I, per­son­ally, be­lieve the bur­den of proof is on those who be­lieve this to be pos­si­ble to demon­strate it. My prior for “all hu­mans” says they are a very di­verse and self­ish bunch and not go­ing to be satis­fied by any one ar­range­ment of the uni­verse.

Re­gard­less, moral re­al­ism and friendli­ness re­al­ism are differ­ent. If you built an ob­jec­tively moral but unFriendly AI, that’s the sce­nario I dis­cussed in my pre­vi­ous com­ment—and peo­ple would be un­happy. OTOH, if you think a Friendly AI is by log­i­cal ne­ces­sity a moral one (un­der moral re­al­ism), that’s a very strong claim about ob­jec­tive morals—a claim that peo­ple would per­ceive an AI im­ple­ment­ing ob­jec­tive morals as Friendly. This is a far stronger claim than that peo­ple who are suffi­ciently ed­u­cated and ex­posed to the right knowl­edge will come to agree with cer­tain uni­ver­sal ob­jec­tive morals. A Friendly AI means one that is Friendly to peo­ple as they re­ally are, here and now. (As I said, to me it seems very likely that an AI can­not in fact be Friendly to ev­ery­one at once.)

• I think we are sim­ply hav­ing a defi­ni­tional dis­pute. As the term is used gen­er­ally, moral re­al­ism doesn’t mean that each agent has a moral­ity, but that there are facts about moral­ity that are ex­ter­nal to the agent (i.e. ob­jec­tive). Now, “ob­jec­tive” is not iden­ti­cal to “uni­ver­sal,” but in prac­tice, ob­jec­tive facts tend to cause con­ver­gence of be­liefs. So I think what I am call­ing “moral re­al­ism” is some­thing like what you are call­ing “Friendli­ness re­al­ism.”

Length­en­ing the in­fer­en­tial dis­tance fur­ther is that re­al­ism is a two place word. As you noted, there is a dis­tinc­tion be­tween re­al­ism(Friendli­ness, agents) and re­al­ism(Friendli­ness, hu­mans).

That said, I do think that “peo­ple would per­ceive an AI im­ple­ment­ing ob­jec­tive morals as Friendly” if I be­lieved that ob­jec­tive morals ex­ist. I’m not sure why you think that’s a stronger claim than “peo­ple who are suffi­ciently ed­u­cated and ex­posed to the right knowl­edge will come to agree with cer­tain uni­ver­sal ob­jec­tive morals.” If you be­lieved that there were ob­jec­tive moral facts and knew the con­tent of those facts, wouldn’t you try to ad­just your be­liefs and ac­tions to con­form to those facts, in the same way that you would ad­just your phys­i­cal-world be­liefs to con­form to ob­jec­tive phys­i­cal facts?

• I think we are sim­ply hav­ing a defi­ni­tional dis­pute.

That seems likely. If moral re­al­ists think the moral­ity is a one-place word, and anti re­al­ists think it’s a two place word, we would be bet­ter served by us­ing two dis­tinct words.

It is some­what un­clear to me what moral re­al­ists are think­ing of, or claiming, about what­ever it is they call moral­ity. (Even af­ter tak­ing into ac­count that differ­ent peo­ple iden­ti­fied as moral re­al­ists do not all agree on the sub­ject.)

So I think what I am call­ing “moral re­al­ism” is some­thing like what you are call­ing “Friendli­ness re­al­ism.”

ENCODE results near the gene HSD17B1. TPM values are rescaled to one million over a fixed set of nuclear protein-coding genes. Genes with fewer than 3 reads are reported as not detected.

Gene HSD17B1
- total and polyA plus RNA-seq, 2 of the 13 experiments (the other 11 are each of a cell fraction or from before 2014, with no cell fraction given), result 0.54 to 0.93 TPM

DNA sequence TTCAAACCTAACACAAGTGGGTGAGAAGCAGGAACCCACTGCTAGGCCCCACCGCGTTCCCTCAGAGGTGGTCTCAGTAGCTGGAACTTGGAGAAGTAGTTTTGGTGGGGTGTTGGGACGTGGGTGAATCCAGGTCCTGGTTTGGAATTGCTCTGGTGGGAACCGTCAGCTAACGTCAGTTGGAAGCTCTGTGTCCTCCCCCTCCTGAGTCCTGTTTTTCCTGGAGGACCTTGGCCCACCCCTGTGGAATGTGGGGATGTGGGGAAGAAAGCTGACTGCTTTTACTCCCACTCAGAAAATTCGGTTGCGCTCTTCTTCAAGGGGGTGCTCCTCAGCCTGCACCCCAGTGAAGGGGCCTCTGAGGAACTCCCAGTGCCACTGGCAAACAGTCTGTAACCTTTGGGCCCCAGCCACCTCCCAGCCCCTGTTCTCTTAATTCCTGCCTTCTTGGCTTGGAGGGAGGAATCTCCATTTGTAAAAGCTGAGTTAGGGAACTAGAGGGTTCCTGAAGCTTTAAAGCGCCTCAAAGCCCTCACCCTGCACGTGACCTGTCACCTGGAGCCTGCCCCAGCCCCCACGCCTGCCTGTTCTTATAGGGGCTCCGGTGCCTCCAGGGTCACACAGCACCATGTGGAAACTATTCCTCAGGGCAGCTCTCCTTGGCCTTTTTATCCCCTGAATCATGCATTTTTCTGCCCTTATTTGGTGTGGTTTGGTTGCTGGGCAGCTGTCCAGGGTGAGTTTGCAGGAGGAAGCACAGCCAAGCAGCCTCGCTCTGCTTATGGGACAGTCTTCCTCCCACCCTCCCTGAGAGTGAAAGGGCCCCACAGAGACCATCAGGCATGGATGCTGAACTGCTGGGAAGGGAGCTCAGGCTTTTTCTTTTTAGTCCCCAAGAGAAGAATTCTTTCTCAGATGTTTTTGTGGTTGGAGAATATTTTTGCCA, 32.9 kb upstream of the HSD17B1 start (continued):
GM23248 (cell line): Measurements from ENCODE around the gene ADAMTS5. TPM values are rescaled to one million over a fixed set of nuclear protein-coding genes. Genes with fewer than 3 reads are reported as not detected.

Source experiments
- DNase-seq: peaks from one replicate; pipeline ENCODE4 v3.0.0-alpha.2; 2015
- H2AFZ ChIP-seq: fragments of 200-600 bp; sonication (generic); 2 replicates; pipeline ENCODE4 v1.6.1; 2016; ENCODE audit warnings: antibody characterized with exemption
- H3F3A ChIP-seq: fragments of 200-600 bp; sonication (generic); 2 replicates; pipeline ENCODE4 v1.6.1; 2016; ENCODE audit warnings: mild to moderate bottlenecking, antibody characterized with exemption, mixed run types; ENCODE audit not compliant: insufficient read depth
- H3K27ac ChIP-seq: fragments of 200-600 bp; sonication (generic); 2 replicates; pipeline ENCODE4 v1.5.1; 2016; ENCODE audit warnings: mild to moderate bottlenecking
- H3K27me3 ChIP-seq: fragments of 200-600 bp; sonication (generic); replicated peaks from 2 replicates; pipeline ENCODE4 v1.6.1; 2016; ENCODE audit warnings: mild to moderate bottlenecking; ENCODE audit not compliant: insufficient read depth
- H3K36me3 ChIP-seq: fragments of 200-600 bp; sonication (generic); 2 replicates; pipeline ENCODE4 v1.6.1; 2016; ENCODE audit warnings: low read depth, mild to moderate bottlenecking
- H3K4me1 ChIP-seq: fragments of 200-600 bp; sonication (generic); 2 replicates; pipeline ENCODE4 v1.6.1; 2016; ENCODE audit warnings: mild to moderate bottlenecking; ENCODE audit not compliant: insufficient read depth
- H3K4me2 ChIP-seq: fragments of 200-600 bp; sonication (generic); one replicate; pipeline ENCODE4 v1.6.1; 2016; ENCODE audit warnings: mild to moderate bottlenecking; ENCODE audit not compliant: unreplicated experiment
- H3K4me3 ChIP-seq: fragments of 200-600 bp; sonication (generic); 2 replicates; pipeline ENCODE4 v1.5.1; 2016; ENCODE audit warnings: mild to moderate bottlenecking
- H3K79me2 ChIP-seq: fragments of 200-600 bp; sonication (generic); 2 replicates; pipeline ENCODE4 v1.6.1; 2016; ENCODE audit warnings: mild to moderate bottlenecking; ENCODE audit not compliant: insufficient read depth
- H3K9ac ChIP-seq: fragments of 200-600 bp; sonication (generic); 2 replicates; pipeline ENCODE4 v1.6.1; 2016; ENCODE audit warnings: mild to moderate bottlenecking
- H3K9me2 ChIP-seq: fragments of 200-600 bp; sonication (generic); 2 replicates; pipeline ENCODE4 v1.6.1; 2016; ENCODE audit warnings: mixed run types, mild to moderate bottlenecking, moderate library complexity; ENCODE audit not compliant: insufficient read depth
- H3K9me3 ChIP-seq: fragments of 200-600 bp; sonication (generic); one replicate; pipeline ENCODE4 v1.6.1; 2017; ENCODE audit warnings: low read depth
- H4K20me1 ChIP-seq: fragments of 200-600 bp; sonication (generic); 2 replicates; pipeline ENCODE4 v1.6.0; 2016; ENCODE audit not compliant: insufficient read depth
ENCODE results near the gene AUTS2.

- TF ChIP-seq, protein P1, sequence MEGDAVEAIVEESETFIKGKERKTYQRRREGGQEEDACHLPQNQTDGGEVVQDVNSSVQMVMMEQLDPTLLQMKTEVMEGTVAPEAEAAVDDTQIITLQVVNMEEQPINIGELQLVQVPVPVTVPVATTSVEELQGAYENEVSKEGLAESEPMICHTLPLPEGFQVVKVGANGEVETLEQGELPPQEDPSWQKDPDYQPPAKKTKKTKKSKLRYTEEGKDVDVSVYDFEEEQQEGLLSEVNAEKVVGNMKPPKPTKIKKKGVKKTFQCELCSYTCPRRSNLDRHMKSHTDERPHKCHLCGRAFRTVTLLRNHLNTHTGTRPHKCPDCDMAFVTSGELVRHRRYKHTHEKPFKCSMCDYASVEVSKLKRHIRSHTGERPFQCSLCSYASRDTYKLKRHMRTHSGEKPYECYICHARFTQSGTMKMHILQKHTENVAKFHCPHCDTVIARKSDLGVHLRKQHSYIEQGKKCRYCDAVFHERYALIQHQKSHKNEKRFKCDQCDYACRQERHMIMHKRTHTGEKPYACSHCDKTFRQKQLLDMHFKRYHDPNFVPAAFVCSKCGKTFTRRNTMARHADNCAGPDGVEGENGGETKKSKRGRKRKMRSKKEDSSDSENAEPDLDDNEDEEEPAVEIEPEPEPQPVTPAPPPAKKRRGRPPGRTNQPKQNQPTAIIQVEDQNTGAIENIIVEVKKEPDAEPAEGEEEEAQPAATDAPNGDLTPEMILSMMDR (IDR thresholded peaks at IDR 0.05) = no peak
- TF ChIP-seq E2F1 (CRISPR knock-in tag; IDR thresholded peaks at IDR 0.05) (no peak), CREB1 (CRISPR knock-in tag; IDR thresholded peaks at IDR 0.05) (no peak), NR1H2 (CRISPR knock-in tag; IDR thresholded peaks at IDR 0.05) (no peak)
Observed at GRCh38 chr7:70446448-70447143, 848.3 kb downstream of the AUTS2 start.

I defined ‘Friendli­ness (to X)’ as ‘be­hav­ing to­wards X in the way that is best for X in some im­plied sense’. Ob­vi­ously there is no Friendli­ness to­wards ev­ery­one, but there might be Friendli­ness to­wards hu­mans: then “Friendli­ness re­al­ism” (my coin­ing) is the be­lief that there is a sin­gle Friendly-to­wards-hu­mans be­hav­ior that will in fact be Friendly to­wards all hu­mans. Whereas Friendli­ness anti-re­al­ism is the be­lief no one be­hav­ior would satisfy all hu­mans, and it would in­evitably be unFriendly to­wards some of them.

Clearly this dis­cus­sion as­sumes many givens. Most im­por­tantly, 1) what ex­actly counts as be­ing Friendly to­wards some­one (are we util­i­tar­ian? what kind? must we agree with the tar­get hu­man as to what is Friendly to­wards them? If we in­fluence them to come to like us, when is that al­lowed?). 2) what is the set of ‘all hu­mans’? Do past, dis­tant, fu­ture ex­pected, or en­tirely hy­po­thet­i­cal peo­ple count? What is the value of cre­at­ing new peo­ple? Etc.

My po­si­tion is that: 1) for most com­mon as­sumed an­swers to these ques­tions, I am a “Friendli­ness anti-re­al­ist”; I do not be­lieve any one be­hav­ior by a su­per­pow­er­ful uni­verse-op­ti­miz­ing AI would count as Friendli­ness to­wards all hu­mans at once. And 2), inas­far as I have seen moral re­al­ism ex­plained, it seems to me to be in­com­pat­i­ble with Friendli­ness re­al­ism. But it’s pos­si­ble some peo­ple mean some­thing en­tirely differ­ent by “morals” and by “moral re­al­ism” than what I’ve read.

If you be­lieved that there were ob­jec­tive moral facts and knew the con­tent of those facts, wouldn’t you try to ad­just your be­liefs and ac­tions to con­form to those facts

That’s a tau­tol­ogy: yes I would. But, the as­sump­tion is not valid.

Even if you as­sume there ex­ist ob­jec­tive moral facts (what­ever you take that to mean), it does not fol­low that you would be able to con­vince other peo­ple that they are true moral facts! I be­lieve it is ex­tremely likely you would not be able to con­vince peo­ple—just as to­day most peo­ple in the world seem to be moral re­al­ists (mostly re­li­gious), and yet hold widely differ­ing moral be­liefs and when they con­vert to an­other set of be­liefs it is al­most never due to some sort of ra­tio­nal con­vinc­ing.